There are many who believe there are better ways to work with these families rather than monitoring and enforcing against their incursions into the protected area. Instead of seeing communities as an implicit threat against these treasures, we at Trees, Water & People see a resource that merits development. That’s why we’ve started a new Capacity Building Fund – a donor supported fund that allows us to send our implementing partners to attend training opportunities in their region that help build climate resilience. For instance, we are currently sponsoring two indigenous youth group leaders in Guatemala. These leaders want to develop skills in sustainable agriculture at a 10-day course at the Insituto Mesoamericano de Permacultura (IMAP), which they will in-turn teach to their community. We are also raising funds for two longtime partners from El Salvador and Honduras to attend a 3 week workshop on protected area management. This course is taught by CATIE and Colorado State University’s Center for Protected Area Management.

One of the participants in this second training is Armando Hernandez, Director of Arboles y Agua para el Pueblo (AAP), our partner organization in El Salvador. His team recently finished the first phase of a project in the Biosphere Reserve Apaneca-Ilamatepec in Western El Salvador. There they worked with communities surrounding the biosphere to develop a management plan. This included training park rangers and local guides from the community, developing biodiversity curriculum for the local schools, mapping and adding signage to the trails, starting an agroforestry program with help from a local coffee farm, and implementing fuel-efficient clean cookstoves that use less woodfuel than the traditional alternative.

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Armando Hernandez, Director of Arboles y Agua para el Pueblo (AAP), with a Mejorada clean cookstove.

René Santos Mata of the Center for Education in Sustainable Agriculture (CEASO) is conducting a similar process with twelve communities in the Cordillera de Montecillos, a mountain range in Central Honduras that provides water to three major watersheds and acts as a stopover for migratory birds with threatened status in the U.S.

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René Santos Mata of CEASO working with his community members to develop a biosphere management plan.

Building the capacity of key actors with access to agricultural communities near protected areas creates a multiplier effect that results in a better relationship between community members and the natural resources on which their livelihoods depend.  Please visit the current home of our Capacity Building Fund to support the costs of this training for Armando and René. And be sure to check back with us quarterly to see new pairings of the people that help implement our programs and the educational opportunities they are pursuing. As always, thank you for supporting Trees, Water & People, and please pass this post to friends and loved ones that would be interested to hear about our work.

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Infographic: Why Clean Cookstoves?

Since 1998, Trees, Water & People has been working with our partners and local community members to design clean cookstoves that greatly reduce deadly indoor air pollution, deforestation, and high fuel costs. These cookstoves are designed according to specific cooking needs and cultural context, which is why they can look very different from country to country. However, all of these stoves have one important thing in common: they make cooking much safer for women and their families.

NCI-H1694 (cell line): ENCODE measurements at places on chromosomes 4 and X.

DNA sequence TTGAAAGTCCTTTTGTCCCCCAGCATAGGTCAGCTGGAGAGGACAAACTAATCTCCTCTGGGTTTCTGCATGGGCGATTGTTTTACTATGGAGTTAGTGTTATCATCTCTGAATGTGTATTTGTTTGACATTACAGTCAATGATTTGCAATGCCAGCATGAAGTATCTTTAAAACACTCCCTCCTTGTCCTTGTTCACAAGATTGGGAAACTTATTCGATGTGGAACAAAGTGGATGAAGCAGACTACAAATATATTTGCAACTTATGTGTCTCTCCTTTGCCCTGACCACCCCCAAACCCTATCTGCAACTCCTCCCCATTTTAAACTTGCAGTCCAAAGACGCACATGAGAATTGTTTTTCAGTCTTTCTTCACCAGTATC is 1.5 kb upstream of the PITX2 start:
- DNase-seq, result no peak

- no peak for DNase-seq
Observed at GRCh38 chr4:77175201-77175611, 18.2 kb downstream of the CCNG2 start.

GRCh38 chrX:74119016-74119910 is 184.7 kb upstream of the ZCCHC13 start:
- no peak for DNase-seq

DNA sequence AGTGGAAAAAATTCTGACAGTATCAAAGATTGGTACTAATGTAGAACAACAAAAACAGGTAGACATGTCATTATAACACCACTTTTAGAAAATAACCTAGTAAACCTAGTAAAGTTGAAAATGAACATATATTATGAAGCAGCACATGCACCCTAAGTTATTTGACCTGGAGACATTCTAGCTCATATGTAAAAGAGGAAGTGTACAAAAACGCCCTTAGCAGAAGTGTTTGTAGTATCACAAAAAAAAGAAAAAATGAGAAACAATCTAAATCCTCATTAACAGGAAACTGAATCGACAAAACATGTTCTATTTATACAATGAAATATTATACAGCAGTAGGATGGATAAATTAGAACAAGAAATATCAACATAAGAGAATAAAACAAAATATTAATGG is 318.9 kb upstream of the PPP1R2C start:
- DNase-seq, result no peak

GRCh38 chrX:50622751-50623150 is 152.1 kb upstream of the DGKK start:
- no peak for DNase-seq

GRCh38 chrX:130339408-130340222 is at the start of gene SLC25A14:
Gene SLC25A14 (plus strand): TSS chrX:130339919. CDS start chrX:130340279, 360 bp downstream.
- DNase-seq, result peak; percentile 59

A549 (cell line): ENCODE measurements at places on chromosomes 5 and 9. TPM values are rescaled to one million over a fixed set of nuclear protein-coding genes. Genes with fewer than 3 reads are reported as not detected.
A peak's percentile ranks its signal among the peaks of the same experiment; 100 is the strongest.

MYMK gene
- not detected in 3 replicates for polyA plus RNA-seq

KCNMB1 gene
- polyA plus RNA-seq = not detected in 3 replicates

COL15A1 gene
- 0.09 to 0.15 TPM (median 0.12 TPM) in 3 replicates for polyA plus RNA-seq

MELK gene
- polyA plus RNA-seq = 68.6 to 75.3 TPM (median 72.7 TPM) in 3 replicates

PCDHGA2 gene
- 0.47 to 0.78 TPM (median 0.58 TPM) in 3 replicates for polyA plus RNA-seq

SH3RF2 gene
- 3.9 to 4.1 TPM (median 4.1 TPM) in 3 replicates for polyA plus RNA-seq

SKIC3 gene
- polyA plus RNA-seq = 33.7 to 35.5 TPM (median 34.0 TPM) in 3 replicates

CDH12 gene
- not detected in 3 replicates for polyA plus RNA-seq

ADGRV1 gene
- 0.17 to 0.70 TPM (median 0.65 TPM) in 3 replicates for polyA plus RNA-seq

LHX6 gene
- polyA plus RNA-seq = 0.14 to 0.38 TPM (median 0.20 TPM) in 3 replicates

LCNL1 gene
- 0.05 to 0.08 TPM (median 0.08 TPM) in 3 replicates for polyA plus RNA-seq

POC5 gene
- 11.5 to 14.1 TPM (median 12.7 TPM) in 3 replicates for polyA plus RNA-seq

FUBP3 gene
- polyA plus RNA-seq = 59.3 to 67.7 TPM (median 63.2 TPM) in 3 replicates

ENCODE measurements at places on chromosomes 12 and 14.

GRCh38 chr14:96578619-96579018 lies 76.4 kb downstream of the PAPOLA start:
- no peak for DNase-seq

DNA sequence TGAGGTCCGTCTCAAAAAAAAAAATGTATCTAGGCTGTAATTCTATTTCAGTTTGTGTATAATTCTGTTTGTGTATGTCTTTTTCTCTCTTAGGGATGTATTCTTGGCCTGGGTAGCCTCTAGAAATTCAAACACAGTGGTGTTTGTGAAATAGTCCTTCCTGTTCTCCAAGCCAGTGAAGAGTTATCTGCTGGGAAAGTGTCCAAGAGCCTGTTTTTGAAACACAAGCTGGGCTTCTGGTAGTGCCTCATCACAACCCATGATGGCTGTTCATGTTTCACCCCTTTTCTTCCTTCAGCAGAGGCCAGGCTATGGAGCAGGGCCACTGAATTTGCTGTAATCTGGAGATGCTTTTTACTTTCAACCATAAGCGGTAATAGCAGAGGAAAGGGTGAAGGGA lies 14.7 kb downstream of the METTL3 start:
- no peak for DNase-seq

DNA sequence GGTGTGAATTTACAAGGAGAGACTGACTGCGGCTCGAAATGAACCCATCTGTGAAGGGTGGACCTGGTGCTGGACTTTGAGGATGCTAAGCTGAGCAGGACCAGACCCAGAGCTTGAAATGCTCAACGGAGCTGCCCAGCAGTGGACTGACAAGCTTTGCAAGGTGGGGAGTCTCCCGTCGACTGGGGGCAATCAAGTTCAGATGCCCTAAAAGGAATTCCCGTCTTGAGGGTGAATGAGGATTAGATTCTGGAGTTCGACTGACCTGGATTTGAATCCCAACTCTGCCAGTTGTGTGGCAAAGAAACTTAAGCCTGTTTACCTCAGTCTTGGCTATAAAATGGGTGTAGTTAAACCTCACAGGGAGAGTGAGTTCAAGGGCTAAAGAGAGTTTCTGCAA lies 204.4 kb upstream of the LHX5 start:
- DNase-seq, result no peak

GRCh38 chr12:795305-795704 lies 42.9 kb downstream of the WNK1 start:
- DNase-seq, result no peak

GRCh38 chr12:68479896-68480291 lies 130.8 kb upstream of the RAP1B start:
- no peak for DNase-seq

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To learn more about Trees, Water & People’s Clean Cookstove Program please click here.

Guest Blog: Studying the Health Impacts of Clean Cookstoves in Honduras

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The cute kids of El Cacao- a good reminder to why we do this work. Photo credits: Jon Stack and Bonnie Young

by Bonnie Young, Postdoctoral Research Fellow, Colorado State University

As a crispness starts to sharpen the August nights in Fort Collins, it can only mean two things: 1) fall is nipping at the heels of summer, and 2) it’s time to head back to Honduras. Admittedly, the summer in Colorado has been luxurious with yoga classes, buttercream cupcakes, and Internet access everywhere- all things decidedly unavailable in the small town of La Esperanza, Honduras where we do our cookstove fieldwork.

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A traditional stove uses a large amount of wood and produces toxic household air pollution.

The past three months in Colorado has also given my colleagues and me an opportunity to dig into the rich data we collected from 525 women across 14 farming villages from September 2014 through May 2015. Of this sample, we had 85 women who owned a Justa cookstove and answered questions about stove preferences and behaviors.

Initial Findings from Justa Cookstove Users

The Justa (pronounced ‘who-sta’)¬†clean cookstove, originally designed by Trees, Water & People and engineers from the Aprovecho Research Center, is a cleaner-burning cookstove with an insulated combustion chamber in a ‚Äúrocket elbow‚ÄĚ shape with a¬†built-in chimney to ventilate toxic smoke from the home. The majority of Justa stoves¬†in this region of Honduras are provided by¬†non-governmental organizations, and most women (92%) in our sample supplied¬†materials or paid some money to help with construction costs of their stove. Over 95% of Justa stove owners in our sample reported their Justa stove was better than their traditional stove to cook tortillas, keep smoke out of the house, and maintain cleanliness. Every single woman with a Justa in our sample said that it used¬†less wood than their traditional stove. These findings are especially important considering that on average, our sample of Justa owners use their stoves for 10 hours a day!